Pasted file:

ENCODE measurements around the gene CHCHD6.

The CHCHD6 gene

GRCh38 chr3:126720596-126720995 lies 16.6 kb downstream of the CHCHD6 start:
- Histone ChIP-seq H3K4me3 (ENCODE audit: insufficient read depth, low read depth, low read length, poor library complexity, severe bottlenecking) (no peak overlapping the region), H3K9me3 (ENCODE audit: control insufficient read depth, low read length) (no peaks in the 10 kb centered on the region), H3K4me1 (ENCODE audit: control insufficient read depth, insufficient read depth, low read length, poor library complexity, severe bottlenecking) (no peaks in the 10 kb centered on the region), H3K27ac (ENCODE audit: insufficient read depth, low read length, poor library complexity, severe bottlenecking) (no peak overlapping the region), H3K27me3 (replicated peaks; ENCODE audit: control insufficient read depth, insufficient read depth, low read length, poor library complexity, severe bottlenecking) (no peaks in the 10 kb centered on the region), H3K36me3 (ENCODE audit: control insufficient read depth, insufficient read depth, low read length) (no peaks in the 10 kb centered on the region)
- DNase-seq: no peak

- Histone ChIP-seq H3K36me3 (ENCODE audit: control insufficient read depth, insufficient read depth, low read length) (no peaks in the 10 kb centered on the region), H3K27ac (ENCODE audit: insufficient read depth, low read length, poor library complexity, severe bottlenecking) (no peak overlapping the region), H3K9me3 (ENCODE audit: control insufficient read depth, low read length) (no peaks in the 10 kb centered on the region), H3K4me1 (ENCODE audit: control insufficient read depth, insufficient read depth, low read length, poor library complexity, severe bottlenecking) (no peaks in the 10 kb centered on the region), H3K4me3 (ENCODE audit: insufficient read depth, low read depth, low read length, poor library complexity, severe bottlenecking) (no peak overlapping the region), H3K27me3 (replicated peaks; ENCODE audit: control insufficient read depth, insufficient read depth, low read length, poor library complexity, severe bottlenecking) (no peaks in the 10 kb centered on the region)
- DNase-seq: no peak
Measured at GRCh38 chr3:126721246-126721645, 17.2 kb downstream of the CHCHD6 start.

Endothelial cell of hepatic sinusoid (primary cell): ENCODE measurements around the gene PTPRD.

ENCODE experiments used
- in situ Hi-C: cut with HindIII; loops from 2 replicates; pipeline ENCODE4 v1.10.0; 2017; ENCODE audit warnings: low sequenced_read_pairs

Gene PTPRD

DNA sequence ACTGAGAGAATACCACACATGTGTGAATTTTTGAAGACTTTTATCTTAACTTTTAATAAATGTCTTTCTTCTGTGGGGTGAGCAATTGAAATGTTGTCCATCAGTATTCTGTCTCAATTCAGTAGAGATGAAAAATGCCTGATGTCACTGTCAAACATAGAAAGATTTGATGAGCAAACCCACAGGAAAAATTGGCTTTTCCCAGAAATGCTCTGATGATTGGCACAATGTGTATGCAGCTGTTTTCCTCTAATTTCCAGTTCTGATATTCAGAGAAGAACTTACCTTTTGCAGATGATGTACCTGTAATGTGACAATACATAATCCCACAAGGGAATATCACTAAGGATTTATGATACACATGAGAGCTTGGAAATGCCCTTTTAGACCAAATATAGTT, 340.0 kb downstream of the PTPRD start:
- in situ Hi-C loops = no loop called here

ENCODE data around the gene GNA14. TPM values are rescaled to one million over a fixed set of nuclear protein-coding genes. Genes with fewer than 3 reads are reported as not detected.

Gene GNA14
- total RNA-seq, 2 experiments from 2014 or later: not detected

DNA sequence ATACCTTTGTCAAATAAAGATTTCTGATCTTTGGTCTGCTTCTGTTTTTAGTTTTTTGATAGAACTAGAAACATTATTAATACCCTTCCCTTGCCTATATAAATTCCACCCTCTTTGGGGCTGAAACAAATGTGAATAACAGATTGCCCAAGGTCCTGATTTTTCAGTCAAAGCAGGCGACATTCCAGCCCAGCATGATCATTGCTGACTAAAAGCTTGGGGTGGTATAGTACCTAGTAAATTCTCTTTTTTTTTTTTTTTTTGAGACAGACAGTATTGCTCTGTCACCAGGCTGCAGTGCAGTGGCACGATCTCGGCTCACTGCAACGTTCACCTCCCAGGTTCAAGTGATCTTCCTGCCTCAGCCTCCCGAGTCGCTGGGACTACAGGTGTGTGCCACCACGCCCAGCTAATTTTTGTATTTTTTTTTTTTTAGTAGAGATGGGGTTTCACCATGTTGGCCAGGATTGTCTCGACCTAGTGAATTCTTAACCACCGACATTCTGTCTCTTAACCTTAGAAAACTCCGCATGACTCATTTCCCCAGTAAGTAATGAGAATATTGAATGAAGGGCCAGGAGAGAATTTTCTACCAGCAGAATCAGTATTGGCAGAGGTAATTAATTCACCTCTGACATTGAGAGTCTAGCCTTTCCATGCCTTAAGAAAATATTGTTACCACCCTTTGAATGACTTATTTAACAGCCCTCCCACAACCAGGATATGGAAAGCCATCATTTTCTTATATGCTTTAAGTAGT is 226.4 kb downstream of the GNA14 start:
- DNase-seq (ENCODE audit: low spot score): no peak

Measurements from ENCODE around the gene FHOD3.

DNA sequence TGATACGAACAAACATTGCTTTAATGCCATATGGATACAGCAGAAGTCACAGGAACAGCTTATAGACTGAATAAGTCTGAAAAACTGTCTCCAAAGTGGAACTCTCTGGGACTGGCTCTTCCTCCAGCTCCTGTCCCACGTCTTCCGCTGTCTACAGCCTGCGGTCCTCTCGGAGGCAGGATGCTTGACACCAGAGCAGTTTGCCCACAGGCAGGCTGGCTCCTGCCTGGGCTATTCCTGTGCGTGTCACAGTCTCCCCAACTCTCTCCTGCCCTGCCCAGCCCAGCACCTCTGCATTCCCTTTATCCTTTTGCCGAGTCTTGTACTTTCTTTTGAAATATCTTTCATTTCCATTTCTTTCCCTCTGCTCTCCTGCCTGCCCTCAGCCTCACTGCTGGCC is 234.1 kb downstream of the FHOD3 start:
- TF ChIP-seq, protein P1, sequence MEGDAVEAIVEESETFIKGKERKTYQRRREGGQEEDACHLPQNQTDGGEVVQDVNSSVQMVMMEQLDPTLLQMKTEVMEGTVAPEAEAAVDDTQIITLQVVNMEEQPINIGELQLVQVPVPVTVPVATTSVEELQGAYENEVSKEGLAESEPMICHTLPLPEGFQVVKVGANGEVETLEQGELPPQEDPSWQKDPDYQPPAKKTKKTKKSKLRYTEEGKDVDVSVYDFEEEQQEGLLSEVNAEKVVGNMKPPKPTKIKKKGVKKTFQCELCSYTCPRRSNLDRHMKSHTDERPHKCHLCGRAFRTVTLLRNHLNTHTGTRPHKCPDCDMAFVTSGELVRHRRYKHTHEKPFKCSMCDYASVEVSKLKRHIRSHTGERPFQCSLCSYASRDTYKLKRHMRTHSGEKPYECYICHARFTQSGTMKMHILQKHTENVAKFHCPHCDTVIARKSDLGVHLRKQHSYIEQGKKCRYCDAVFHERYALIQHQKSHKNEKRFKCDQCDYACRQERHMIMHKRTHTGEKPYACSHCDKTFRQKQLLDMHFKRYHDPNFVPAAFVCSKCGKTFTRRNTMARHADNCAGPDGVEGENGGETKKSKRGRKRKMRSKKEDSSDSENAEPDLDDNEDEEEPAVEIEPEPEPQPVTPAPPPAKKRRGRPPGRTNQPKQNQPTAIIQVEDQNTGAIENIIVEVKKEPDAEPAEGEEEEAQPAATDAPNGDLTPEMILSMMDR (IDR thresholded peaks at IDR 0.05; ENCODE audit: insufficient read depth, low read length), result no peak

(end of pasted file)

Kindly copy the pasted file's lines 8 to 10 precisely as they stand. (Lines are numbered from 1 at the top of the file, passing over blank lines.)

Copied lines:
Measured at GRCh38 chr3:126721246-126721645, 17.2 kb downstream of the CHCHD6 start.

Endothelial cell of hepatic sinusoid (primary cell): ENCODE measurements around the gene PTPRD.

ENCODE experiments used